By Bethany Fuller | Statesville R&L
Published: July 29, 2009
Despite the sluggish economy, Statesville business leaders still want to celebrate the city’s achievements this year and prepare for the challenges ahead, particularly with the United Way of Iredell County’s community campaign.
“We need to also remind people of the good in the community,” said United Way Executive Director Pat Stewart. “What a wonderful community we live and work in.”
Stewart and leaders from the Greater Statesville Chamber of Commerce, Mitchell Community College and the Greater Statesville Development Corporation highlighted the area’s achievements at the “State of Our Community … Celebrations and Addressing Our Challenges” community leaders forum Tuesday morning at the college.
The meeting highlighted Statesville’s recent All-America City award, Mooresville-Statesville again being ranked the No. 1 micropolitan by Site Selection magazine and Mitchell Community College’s recognition for “Exceptional Institutional Perform-ance.”
However, much emphasis was placed on the United Way and what successful campaigns can mean to a community. Agencies under the United Way umbrella will receive a total of $890,056 if the campaign goal is met.
Fundraising Chairman John Snow said the 2010 campaign season is going to be a challenge, but it is the perfect time for people to donate to help these agencies provide valuable services.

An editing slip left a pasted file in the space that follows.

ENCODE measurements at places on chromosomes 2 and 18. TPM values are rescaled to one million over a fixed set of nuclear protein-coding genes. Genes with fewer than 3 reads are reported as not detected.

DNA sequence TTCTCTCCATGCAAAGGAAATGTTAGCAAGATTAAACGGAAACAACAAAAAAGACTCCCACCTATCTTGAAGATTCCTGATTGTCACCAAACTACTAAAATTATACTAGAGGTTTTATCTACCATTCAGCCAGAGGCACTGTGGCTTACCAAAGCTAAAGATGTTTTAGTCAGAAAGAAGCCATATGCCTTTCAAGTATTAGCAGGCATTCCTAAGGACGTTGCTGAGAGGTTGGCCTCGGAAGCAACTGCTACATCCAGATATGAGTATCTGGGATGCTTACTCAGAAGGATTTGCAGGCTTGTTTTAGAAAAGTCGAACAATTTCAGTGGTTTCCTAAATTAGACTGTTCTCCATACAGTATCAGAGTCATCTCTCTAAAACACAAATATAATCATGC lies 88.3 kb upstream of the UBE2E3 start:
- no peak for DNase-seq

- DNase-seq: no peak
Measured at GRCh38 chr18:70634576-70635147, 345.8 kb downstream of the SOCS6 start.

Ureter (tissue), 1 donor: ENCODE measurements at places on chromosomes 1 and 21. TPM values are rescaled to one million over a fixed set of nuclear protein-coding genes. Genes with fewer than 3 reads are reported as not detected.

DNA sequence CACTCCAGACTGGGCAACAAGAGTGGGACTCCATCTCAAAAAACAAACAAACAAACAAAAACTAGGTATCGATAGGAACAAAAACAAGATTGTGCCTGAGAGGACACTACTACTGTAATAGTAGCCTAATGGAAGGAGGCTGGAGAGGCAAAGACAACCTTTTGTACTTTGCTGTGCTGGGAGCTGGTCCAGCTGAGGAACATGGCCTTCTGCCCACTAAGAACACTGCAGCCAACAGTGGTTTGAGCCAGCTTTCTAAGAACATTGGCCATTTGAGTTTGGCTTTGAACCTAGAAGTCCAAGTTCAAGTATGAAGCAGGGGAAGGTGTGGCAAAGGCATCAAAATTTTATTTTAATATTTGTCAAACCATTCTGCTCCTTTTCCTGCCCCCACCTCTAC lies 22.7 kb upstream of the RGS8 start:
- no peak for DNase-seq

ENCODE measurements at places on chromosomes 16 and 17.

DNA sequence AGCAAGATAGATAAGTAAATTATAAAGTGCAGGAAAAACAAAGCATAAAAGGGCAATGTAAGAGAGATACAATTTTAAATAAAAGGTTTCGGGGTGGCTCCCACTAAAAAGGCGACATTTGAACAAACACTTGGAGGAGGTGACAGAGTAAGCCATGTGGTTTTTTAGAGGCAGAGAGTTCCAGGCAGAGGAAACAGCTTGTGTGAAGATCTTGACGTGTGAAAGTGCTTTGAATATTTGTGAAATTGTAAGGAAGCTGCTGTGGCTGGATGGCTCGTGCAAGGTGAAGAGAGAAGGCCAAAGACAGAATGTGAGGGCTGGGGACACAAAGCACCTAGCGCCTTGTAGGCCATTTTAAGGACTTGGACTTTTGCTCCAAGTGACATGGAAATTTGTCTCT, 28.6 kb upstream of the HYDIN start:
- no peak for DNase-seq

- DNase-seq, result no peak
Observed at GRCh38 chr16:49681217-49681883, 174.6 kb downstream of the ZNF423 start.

“Statesville has been recognized a lot over the past six months,” said Greater Statesville Chamber of Commerce President and CEO David Bradley. “We are doing things right. I think it’s a symbol of a collaborative effort that we are here.”
In addition to introducing people to area businesses, Bradley said the chamber focuses on local issues, such as the Troutman mixed-drink referendum, an upcoming shop-local campaign and creating a sense of community downtown with the Piedmont Healthcare Friday at Five concert series.
The chamber is also doing its part to prevent what some refer to as the “brain drain,” an idiom used to describe educated young people moving away from their hometowns after graduating from high school and college, Bradley said. The chamber holds Youth Leadership Iredell classes, which teaches leadership skills to outstanding high school juniors.
Mitchell Community College President Doug Eason said education will be the cornerstone of the economy once it is rebuilt.
GSDC Executive Director Mike Smith said Statesville is known around the state for doing a lot of things right.
For example, the partnership between GSDC and MCC to fund the existing industry program — Business Retention and Expansion Director John Marek’s job focus — is considered a best practice in the N.C. Community College System.
“That has been huge for our community,” Smith said.
Iredell County has also been able to maintain a steady tax rate because it has a solid base of residential, commercial and industrial property.
Among the GSDC’s achievements, Smith noted the recruitment of Doosan Infracore, which brought more than 500 jobs to the area, and Brazilian-based nonwoven fabrics manufacturer Companhia Providência, which chose Statesville for its first North American facility.
“What used to look like an empty football field is now full of people working,” Smith said, referring to the Doosan building near the intersection of U.S. Interstates 77 and 40